California isn’t the only state that boasts a castle built buy a wealthy man. Hammond Castle, in the centuries-old fishing town of Gloucester, Massachusetts was built in the 1920s, and like Hearst Castle, it’s a fascinating stone structure assembled using pieces of European history to create a home perched on a seaside bluff overlooking the Atlantic Ocean.
“The Father of Radio Control”
Born in 1888 in San Francisco, John Hays Hammond Jr.’s history is as eclectic as his castle. As a youth, parts of his childhood were spent in South Africa and England. A prolific inventor, his interest in science was fueled by none other than Thomas Edison, whom he met on a visit to Edison’s laboratory. Edison liked young Hammond and took him on an extended tour; it laid the groundwork for a lifetime friendship. Later, while attending Yale University, he became fascinated by the then-new field of radio waves, where he met inventor Alexander Graham Bell, establishing another lifelong friendship.
Edison advised Hammond that inventing could be a money-making proposition. To learn the ins and out of patenting and be on the leading edge of that era’s scientific discoveries, in 1910 he took a job at the U.S. Patent Office. After he left, he founded the Hammond Radio Research Laboratory on his wealthy parents’ seaside estate in Gloucester.
His keen scientific mind led to his being awarded over 400 patents during his professional career, making him a fortune. Known as “the Father of Radio Control” for his pioneering work in the field of remote control, his inventions were used in naval weapons, electronics, national defense, and consumer products. In fact, his name is on the short list of ‘Most Prolific American inventors’.
Hammond’s travels throughout Europe exposed him to art, history – and architecture. He was fascinated by castles, from Medieval to Renaissance. He began to collect artifacts, and exported them back to Massachusetts – an acceptable practice at the time. Stained glass windows, stone archways, carved balustrades, armor, statues, tapestries… and he wanted a place to showcase his collection.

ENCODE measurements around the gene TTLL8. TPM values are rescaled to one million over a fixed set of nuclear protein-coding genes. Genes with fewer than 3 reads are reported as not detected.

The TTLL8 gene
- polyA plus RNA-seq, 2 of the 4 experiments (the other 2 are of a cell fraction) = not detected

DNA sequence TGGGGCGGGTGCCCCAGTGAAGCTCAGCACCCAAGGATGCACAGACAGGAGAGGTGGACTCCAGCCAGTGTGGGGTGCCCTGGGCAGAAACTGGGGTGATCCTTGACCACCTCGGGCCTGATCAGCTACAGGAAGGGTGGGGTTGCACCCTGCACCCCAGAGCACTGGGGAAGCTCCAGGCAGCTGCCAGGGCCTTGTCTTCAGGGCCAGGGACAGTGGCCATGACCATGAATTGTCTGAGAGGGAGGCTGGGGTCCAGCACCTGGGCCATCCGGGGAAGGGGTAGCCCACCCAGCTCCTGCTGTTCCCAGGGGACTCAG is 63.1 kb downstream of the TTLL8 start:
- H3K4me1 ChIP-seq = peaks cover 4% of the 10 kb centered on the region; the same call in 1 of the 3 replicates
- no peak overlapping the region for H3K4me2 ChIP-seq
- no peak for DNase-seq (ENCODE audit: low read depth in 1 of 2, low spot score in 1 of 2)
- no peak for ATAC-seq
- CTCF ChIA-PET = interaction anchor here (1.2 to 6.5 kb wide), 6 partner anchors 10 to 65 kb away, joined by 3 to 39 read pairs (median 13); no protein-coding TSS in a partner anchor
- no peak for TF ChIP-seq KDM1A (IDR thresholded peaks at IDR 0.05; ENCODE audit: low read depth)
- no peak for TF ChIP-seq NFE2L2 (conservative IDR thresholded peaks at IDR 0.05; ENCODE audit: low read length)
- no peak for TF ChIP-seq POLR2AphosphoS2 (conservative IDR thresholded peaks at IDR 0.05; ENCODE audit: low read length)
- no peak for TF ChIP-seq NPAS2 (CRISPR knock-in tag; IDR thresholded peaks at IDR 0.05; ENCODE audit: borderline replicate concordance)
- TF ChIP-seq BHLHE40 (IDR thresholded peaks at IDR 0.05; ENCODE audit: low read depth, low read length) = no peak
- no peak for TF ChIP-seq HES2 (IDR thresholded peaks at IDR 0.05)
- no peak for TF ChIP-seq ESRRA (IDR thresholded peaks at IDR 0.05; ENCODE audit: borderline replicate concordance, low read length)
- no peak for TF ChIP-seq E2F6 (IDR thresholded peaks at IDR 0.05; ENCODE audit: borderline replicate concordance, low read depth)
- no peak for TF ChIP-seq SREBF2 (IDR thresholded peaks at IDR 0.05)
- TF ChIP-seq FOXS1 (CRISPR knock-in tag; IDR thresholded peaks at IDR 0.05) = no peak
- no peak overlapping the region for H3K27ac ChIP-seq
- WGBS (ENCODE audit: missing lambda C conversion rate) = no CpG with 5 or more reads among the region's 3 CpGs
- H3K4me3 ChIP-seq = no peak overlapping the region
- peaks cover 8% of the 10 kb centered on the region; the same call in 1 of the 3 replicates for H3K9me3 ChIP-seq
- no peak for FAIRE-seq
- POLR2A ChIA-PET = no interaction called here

While primarily designed in the Medieval style, he wanted to also incorporate aspects from other centuries. All to be brought together to create an imaginative castle blending history with innovative (for the period) technologies, including a working laboratory in the cellars for his company. The first architectural designs began in 1904, and required years of research. Completed in 1929, the castle took three years to build.
He and his wife Irene lived, worked and entertained friends and famous people at their castle for nearly 40 years. As the Hammonds had no children, it was ultimately transformed into a museum. Today, carefully preserved and maintained as it was when the Hammonds lived there, it is considered one of “America’s Castles” and has been featured on the A&E Network, as well in multiple movies and TV shows. For nearly 50 years, the Hammond Castle Museum has attracted visitors from around the world.
Most important rule when you visit: look everywhere! From the soaring grandeur of the Great Hall and the 15thCentury architectural facade courtyard to the ornate portals and medieval antiquities, Hammond Castle Museum is filled with amazing details. And that includes inventions. Hammond created his own weather in the courtyard: hidden overhead steam-filled pipes are designed to produce a tropical downpour – or a foggy evening.
In the Great Hall is a fully-functioning 8,400 pipe organ, which incorporated many of Hammond’s patents for pipe organ technology, and is considered among the largest in the world. Organists from around the globe both during and after his lifetime have performed on it (he passed away in 1965).
Plan to take at least a couple of hours to explore the building and the grounds. Do take the guided tour, and wear good shoes to continue your explorations (lots of stairs!). The Museum hosts different educational activities, events and activities throughout the year, so do check out their website before you go – www.HammondCastle.org.